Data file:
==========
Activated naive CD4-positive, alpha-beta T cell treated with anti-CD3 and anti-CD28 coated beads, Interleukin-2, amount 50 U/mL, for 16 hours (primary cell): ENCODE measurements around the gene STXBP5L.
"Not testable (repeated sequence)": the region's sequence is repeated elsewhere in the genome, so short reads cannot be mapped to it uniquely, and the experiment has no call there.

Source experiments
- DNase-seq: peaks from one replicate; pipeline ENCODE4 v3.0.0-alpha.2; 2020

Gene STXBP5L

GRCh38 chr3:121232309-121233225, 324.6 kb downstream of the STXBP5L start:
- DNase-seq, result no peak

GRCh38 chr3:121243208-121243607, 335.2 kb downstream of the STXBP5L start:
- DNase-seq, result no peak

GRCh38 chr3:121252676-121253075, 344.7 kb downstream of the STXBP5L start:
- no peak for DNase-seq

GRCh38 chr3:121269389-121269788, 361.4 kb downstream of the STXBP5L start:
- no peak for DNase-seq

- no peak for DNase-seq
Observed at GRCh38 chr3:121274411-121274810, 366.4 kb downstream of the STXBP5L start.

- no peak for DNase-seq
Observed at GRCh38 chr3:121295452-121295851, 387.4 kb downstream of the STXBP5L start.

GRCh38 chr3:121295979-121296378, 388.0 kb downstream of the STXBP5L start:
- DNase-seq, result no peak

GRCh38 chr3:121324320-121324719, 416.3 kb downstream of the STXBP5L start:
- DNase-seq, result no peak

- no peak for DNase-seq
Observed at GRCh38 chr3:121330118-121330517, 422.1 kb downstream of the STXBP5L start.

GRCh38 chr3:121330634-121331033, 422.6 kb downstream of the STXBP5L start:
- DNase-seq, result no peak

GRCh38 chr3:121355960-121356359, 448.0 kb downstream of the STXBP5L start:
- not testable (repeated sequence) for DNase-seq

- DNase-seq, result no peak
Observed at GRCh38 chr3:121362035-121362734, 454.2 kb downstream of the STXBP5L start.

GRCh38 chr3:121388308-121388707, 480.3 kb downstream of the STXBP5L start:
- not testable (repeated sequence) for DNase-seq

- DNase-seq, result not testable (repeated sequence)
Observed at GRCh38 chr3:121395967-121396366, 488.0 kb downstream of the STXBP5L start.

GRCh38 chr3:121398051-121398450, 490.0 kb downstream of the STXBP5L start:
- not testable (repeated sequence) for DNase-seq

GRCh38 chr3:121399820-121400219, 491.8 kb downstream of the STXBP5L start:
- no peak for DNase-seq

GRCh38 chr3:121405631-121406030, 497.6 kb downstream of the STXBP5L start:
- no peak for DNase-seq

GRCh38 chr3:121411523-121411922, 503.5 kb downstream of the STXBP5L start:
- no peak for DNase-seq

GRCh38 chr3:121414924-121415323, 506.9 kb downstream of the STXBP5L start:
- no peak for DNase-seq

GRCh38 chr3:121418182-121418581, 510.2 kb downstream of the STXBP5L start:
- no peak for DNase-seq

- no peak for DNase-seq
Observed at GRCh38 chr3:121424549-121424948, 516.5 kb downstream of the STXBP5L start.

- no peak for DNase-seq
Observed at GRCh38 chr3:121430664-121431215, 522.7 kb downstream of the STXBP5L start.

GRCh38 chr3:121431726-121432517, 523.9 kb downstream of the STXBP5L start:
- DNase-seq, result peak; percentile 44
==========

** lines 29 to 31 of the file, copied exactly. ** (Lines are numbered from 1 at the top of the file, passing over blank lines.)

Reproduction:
Observed at GRCh38 chr3:121362035-121362734, 454.2 kb downstream of the STXBP5L start.

GRCh38 chr3:121388308-121388707, 480.3 kb downstream of the STXBP5L start:
- not testable (repeated sequence) for DNase-seq